Defense attorney questions authenticity of forensic evidence in assault trial

Kassey Williams facing intoxication, aggravated assault charges

By Paul Venema - Reporter, Misael Gomez - Photojournalist

SAN ANTONIO - Defenders for a man in court accused of intoxication assault and aggravated assault spent Wednesday morning challenging forensic evidence in the case.

Outside the jury’s presence, the attorney for Kassey Williams, 40, questioned the credibility of the scientific forensic evidence prosecutors planned to introduce in Williams’ trial.

A passenger in a car he was driving was critically injured when it crashed into a utility police in the predawn hours of June 1, 2017, near the intersection of I-10 and Foster Road.

Dr. Veronica Hargrove, chief toxicologist of the Bexar County Medical Examiner’s Office, testified about her results in tests done on Williams’ blood following the crash.

“At this time, he had methamphetamine and cocaine in his system,” she said in court.

Defense attorney George Scharmen questioned the evidence, asking whether it was either junk science or irrelevant evidence.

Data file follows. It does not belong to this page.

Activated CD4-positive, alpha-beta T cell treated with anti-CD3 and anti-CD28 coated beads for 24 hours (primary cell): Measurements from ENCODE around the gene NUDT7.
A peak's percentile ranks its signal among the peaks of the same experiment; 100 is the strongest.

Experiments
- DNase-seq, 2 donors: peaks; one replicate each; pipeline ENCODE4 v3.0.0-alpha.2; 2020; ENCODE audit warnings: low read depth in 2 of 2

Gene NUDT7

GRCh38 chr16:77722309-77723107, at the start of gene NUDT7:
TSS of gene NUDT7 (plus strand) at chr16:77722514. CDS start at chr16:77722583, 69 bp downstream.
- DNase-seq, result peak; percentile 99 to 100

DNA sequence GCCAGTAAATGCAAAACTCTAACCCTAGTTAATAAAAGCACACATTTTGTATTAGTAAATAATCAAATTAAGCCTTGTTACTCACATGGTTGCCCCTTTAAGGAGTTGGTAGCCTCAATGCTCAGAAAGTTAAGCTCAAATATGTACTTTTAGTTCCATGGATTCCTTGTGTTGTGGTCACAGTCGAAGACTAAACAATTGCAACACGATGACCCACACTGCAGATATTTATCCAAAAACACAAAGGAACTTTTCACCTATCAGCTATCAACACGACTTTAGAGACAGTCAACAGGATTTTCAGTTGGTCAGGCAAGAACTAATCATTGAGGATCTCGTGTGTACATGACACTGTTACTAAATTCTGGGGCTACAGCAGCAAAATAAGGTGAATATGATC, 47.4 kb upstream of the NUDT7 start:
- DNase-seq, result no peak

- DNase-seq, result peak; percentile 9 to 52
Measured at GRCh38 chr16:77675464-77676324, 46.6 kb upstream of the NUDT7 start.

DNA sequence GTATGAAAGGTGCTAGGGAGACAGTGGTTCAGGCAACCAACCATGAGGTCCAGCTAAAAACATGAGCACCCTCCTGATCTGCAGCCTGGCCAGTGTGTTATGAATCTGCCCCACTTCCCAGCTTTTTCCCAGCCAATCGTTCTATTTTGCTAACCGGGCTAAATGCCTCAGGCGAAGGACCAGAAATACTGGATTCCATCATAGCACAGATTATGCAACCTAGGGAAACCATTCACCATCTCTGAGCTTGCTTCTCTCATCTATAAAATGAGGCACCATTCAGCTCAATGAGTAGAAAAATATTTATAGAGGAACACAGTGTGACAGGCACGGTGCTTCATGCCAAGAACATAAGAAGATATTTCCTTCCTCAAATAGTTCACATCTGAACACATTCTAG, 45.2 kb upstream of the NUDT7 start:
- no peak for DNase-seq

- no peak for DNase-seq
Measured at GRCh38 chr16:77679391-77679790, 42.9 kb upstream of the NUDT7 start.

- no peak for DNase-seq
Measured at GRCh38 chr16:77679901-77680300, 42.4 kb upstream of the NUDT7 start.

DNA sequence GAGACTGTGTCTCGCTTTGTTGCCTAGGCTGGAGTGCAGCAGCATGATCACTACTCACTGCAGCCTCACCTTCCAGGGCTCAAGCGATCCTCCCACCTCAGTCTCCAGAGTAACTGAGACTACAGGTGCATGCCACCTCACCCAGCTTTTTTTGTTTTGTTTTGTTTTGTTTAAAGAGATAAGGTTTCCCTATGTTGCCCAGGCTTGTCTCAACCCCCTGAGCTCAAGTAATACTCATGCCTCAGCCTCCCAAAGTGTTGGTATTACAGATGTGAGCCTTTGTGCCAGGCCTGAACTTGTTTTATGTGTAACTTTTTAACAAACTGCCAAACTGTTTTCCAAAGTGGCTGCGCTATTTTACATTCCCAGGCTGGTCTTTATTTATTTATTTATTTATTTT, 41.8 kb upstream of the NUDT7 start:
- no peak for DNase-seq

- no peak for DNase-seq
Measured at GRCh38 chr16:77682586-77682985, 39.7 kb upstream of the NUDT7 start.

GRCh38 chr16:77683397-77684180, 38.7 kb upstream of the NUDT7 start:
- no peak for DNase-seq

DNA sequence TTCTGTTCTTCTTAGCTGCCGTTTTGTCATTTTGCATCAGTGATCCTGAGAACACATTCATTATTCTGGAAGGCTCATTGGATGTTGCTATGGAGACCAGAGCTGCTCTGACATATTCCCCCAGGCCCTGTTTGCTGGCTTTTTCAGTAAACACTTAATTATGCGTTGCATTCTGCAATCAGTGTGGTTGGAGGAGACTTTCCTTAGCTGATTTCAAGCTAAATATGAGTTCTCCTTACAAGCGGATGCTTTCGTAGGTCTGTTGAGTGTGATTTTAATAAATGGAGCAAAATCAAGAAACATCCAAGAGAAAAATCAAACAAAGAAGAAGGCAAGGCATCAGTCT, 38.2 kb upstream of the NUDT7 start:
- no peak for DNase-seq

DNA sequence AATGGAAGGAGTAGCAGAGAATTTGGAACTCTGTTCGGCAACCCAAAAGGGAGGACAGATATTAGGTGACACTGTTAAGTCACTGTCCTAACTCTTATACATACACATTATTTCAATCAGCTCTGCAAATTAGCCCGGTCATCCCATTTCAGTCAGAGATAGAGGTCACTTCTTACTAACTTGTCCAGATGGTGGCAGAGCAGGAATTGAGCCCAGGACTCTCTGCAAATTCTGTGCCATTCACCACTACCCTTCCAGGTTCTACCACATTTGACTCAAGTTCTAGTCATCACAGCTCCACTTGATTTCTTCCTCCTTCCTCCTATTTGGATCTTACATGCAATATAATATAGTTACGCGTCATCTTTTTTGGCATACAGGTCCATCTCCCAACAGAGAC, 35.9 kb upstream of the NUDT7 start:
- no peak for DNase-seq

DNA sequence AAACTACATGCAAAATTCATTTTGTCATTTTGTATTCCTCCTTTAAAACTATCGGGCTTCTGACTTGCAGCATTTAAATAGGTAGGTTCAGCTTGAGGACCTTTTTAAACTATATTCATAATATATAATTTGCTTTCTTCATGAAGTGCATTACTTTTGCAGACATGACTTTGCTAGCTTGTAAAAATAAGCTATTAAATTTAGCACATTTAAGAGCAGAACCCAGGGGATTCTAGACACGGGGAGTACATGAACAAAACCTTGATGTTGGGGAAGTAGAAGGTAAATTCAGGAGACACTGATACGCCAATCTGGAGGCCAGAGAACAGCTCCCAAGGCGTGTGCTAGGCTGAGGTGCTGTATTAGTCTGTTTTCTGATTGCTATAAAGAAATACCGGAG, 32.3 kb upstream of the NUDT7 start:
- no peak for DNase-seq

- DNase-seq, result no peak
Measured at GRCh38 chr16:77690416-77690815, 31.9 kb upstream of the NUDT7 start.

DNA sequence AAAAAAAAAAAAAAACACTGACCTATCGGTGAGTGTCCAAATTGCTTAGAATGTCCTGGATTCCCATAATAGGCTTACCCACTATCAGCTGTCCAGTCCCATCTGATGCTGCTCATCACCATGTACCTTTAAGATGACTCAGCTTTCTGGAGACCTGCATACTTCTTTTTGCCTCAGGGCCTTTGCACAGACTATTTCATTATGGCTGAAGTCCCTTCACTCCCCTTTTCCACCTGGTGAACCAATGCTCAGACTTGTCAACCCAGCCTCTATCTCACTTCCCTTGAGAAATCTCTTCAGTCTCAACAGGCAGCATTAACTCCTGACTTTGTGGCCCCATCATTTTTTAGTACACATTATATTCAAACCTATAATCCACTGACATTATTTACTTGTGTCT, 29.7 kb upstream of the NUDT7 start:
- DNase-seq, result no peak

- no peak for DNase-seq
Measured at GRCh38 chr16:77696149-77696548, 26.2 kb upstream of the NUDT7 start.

Hargrove answered, “Anytime we do a procedure, we have to show that the results are going to be accurate.”

“We have guidelines that are set up by our accrediting body. We have what are called SOPs, or standard operating procedures, within the lab,” Hargrove said.

Scharmen told the jury at the trial’s outset that Williams’ blood alcohol concentration was .02, well below the state's legal limit of .08.

Since the indictment includes both intoxication assault and aggravated assault allegations and the use of a deadly weapon, the car, Williams could be facing a maximum sentence of life in prison if he is convicted.

Testimony is expected to continue Thursday in Judge Catherine Torres-Stahl’s 175th District Court.

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